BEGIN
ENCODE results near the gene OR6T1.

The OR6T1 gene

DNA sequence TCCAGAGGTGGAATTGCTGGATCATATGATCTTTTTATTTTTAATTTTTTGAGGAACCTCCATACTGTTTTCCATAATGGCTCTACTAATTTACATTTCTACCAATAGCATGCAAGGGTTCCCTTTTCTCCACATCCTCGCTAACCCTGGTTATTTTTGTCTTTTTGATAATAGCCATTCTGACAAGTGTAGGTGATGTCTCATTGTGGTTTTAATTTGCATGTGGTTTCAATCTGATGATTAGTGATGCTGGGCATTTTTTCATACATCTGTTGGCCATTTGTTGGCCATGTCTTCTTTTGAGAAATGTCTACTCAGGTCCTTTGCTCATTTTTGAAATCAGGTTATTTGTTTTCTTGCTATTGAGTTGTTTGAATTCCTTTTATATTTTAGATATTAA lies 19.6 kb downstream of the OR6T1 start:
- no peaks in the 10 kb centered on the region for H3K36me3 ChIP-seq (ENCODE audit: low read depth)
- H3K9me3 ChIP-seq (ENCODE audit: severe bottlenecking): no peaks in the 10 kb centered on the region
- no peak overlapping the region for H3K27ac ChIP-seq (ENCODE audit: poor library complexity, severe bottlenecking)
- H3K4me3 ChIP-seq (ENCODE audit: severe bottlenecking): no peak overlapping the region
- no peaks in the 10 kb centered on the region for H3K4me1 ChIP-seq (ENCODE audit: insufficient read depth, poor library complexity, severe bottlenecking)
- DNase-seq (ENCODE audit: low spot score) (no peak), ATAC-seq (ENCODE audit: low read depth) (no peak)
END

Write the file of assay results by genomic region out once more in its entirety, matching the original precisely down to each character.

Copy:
ENCODE results near the gene OR6T1.

The OR6T1 gene

DNA sequence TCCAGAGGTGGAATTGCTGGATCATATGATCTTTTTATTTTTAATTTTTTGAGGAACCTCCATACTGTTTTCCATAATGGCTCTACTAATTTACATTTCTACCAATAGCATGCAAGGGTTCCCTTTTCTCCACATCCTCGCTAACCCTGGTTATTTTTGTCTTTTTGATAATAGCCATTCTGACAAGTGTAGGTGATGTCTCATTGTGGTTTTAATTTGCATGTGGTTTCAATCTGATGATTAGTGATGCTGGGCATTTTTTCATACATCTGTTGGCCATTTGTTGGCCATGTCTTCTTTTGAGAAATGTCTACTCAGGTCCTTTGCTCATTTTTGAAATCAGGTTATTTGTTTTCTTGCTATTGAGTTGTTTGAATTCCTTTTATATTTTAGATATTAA lies 19.6 kb downstream of the OR6T1 start:
- no peaks in the 10 kb centered on the region for H3K36me3 ChIP-seq (ENCODE audit: low read depth)
- H3K9me3 ChIP-seq (ENCODE audit: severe bottlenecking): no peaks in the 10 kb centered on the region
- no peak overlapping the region for H3K27ac ChIP-seq (ENCODE audit: poor library complexity, severe bottlenecking)
- H3K4me3 ChIP-seq (ENCODE audit: severe bottlenecking): no peak overlapping the region
- no peaks in the 10 kb centered on the region for H3K4me1 ChIP-seq (ENCODE audit: insufficient read depth, poor library complexity, severe bottlenecking)
- DNase-seq (ENCODE audit: low spot score) (no peak), ATAC-seq (ENCODE audit: low read depth) (no peak)